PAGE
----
Recounting the history of New York City in detailed and engaging prose is no easy feat. But renowned historian Mike Wallace has done it again with his new book, “Greater Gotham.”
Wallace and co-author Edwin Burrows nabbed a Pulitzer Prize in 1999 for their book “Gotham” which covers the city’s unruly beginnings through the end of the 19th century. Wallace, a distinguished professor of history at John Jay College of Criminal Justice and at the CUNY Graduate Center, went solo on his latest effort.
The new tome picks up where “Gotham” left off in 1898 as the city is stretching out — with a new subway system to connect the boroughs — and up as new corporations compete to build the tallest skyscrapers.
Wallace will discuss “Greater Gotham” at the New York Public Library on Oct. 3 and at the Gotham Center on Oct. 6. He spoke with amNewYork this week about why he picked this period of time, how history echoes in modern day New York and tips on reading the 1,182-page volume that weighs almost five pounds.
Why did you decide to make the second installment focus on the period 1898 to 1919?
From the beginning the idea was to do the whole history of the city and that clearly was impossible to do in one volume.
I did think when I set out to do the post 1898 material that came after “Gotham,” the first volume, I did think I could get halfway through the 20th century in the second volume and then the rest of the way in the third volume. But this was idiotic.
The combination of more data, more things being written about the city and the greater complexity of the city itself made it clear that if I tried to get all the way to the end of the second war it would have been 3,000 pages — you know, ludicrous.
What was so special about that time period in New York City?
We go into [World War I] $4 billion in debt to Europe. We come out of the war with Europe $4 billion in debt to us. That makes it possible for New York to start breathing down the neck of London to become the financial capital of the world.
The period starts with the merger of Brooklyn and New York and lots of small towns and villages in the Bronx, Queens and Staten Island. It’s one giant supercity Greater New York.
Thousands of small competing companies merged into hundreds of gigantic corporations. You get a tremendous concentration of capital and one of the things that’s reflected is in the skyscrapers that now go shooting up.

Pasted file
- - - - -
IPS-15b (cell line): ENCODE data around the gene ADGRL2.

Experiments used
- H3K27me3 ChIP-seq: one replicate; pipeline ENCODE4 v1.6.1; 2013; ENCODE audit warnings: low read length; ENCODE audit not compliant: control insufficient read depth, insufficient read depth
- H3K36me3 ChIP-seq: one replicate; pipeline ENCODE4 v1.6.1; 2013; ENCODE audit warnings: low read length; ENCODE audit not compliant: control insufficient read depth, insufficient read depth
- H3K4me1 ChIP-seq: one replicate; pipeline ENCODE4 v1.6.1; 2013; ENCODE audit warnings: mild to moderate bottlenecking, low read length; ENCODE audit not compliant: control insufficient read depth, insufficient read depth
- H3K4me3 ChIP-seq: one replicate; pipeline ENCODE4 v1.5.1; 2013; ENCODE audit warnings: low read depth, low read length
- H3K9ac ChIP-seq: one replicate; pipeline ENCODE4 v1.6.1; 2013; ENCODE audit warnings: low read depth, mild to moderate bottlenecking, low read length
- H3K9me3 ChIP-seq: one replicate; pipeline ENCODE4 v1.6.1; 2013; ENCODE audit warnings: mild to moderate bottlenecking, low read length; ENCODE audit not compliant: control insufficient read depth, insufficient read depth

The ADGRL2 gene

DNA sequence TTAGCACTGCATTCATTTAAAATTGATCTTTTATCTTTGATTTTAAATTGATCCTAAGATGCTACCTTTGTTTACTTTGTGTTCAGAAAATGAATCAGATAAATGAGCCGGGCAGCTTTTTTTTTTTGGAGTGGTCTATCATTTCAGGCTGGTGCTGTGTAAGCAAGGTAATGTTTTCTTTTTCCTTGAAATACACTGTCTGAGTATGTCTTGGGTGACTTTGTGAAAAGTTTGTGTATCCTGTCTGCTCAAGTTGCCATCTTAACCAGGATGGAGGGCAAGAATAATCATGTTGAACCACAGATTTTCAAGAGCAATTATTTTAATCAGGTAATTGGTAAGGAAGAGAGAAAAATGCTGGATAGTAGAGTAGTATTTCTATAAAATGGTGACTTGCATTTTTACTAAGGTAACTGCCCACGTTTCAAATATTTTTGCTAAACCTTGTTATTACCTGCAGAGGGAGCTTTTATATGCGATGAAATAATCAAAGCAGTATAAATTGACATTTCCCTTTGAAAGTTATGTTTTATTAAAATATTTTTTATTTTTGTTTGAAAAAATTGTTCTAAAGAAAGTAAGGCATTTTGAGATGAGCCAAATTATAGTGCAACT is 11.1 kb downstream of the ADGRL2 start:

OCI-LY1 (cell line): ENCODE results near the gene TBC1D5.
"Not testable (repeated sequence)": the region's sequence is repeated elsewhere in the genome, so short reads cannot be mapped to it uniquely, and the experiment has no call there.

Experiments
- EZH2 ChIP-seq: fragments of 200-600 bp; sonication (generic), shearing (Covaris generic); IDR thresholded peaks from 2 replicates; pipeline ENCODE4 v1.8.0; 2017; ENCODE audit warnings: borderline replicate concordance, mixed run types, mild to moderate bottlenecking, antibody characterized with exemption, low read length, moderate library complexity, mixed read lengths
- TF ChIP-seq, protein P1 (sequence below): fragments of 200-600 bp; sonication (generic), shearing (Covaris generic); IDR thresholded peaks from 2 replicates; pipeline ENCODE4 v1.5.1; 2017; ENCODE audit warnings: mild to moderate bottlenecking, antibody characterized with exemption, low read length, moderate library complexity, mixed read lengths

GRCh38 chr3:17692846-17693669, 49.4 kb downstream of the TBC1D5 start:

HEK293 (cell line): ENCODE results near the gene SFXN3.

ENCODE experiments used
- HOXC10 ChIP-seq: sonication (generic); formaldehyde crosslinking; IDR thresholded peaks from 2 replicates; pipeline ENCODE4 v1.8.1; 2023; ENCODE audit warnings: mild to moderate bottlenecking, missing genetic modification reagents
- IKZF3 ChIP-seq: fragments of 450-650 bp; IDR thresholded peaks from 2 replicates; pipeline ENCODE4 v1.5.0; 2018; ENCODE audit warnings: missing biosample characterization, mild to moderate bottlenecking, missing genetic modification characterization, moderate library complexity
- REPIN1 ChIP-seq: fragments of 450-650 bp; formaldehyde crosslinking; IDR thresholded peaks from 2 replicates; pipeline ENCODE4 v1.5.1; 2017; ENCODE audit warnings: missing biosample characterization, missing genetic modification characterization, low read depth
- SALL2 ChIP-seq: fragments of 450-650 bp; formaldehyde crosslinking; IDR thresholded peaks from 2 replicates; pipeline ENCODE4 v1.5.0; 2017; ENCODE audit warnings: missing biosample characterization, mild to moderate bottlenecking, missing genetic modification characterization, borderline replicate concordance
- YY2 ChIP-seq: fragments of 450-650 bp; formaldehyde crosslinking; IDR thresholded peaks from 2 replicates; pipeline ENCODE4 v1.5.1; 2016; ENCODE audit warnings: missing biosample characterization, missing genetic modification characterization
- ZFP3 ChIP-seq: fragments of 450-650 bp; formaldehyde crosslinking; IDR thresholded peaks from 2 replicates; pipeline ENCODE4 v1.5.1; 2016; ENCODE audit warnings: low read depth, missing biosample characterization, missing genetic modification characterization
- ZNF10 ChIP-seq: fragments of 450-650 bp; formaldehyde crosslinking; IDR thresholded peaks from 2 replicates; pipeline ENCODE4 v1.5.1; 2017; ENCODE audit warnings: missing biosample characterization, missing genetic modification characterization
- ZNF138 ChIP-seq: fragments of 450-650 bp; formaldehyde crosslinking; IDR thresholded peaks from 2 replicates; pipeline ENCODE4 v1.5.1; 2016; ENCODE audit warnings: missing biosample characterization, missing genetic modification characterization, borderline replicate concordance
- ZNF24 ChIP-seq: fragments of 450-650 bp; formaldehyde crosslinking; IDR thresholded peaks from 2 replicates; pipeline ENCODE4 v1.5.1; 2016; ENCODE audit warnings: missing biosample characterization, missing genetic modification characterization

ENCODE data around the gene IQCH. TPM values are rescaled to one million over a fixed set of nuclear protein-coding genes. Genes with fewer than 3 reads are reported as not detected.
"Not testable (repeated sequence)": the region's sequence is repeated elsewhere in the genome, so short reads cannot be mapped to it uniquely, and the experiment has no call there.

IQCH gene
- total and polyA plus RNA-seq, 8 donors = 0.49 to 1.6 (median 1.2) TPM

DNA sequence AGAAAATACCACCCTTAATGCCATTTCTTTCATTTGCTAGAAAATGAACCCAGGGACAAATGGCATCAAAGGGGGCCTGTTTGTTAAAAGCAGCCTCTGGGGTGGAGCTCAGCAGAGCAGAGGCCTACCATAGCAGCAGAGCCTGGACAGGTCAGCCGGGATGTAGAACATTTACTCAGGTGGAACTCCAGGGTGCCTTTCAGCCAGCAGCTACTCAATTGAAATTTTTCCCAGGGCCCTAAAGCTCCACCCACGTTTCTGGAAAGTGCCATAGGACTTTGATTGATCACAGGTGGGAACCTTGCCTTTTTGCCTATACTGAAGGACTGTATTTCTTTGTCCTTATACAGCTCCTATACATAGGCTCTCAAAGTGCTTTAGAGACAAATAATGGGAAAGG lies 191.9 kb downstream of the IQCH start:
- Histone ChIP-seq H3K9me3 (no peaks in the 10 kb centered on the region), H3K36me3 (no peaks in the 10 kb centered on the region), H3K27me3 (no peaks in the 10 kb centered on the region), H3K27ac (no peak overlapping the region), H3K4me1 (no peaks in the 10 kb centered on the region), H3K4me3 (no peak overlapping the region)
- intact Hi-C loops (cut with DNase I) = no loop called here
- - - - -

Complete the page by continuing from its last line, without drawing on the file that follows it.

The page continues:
The subway system made all kinds of things possible. In virtually nothing flat the Bronx explodes. Tenements go up all over the place along the subway line.
Times Square is the product of the subway line. Where there had been dim, dark, dangerous terrain is now the entertainment capital of the world.
Were you surprised by anything you learned when researching this book?
I guess one that has an echo in the current state of affairs now... The city is a multinational operation, (it) had been before, even more so in this period. What was new and was a little surprising to me was the fact that it began to be appreciated.
Tourist guidebooks in the 1850s tell you not to go into this neighborhood because it’s dangerous. Now in this period, the guidebooks boast about New York’s cosmopolitanism. Every nation under the sun is here. This is something to be proud about.
On one hand, the city’s multinationalism is strengthened, on the other hand it’s a source of tremendous conflict by people who don’t like that and at the end of this period say, “Well, the best thing we can do is pass an immigration restriction law.”
What’s the best way to read the book?
I still get letters and emails from people who tell me it took them four years to finish “Gotham.” If I had gold stars I would award them (laughs) but it doesn’t have to be that way.
Each chapter is constructed in such a way that it can be read independently. There is a section on Tin Pan Alley, a section on crime and prohibition, the development of libraries, sewers, bridges, engineering.
My suggestion is to look at the table of contents, find something interesting and dive in at that point. It’s not written in academic prose. It’s 8 million stories in the naked city. It’s a narrative.
You can keep it as a reference book but you may have to reinforce your shelf given the poundage.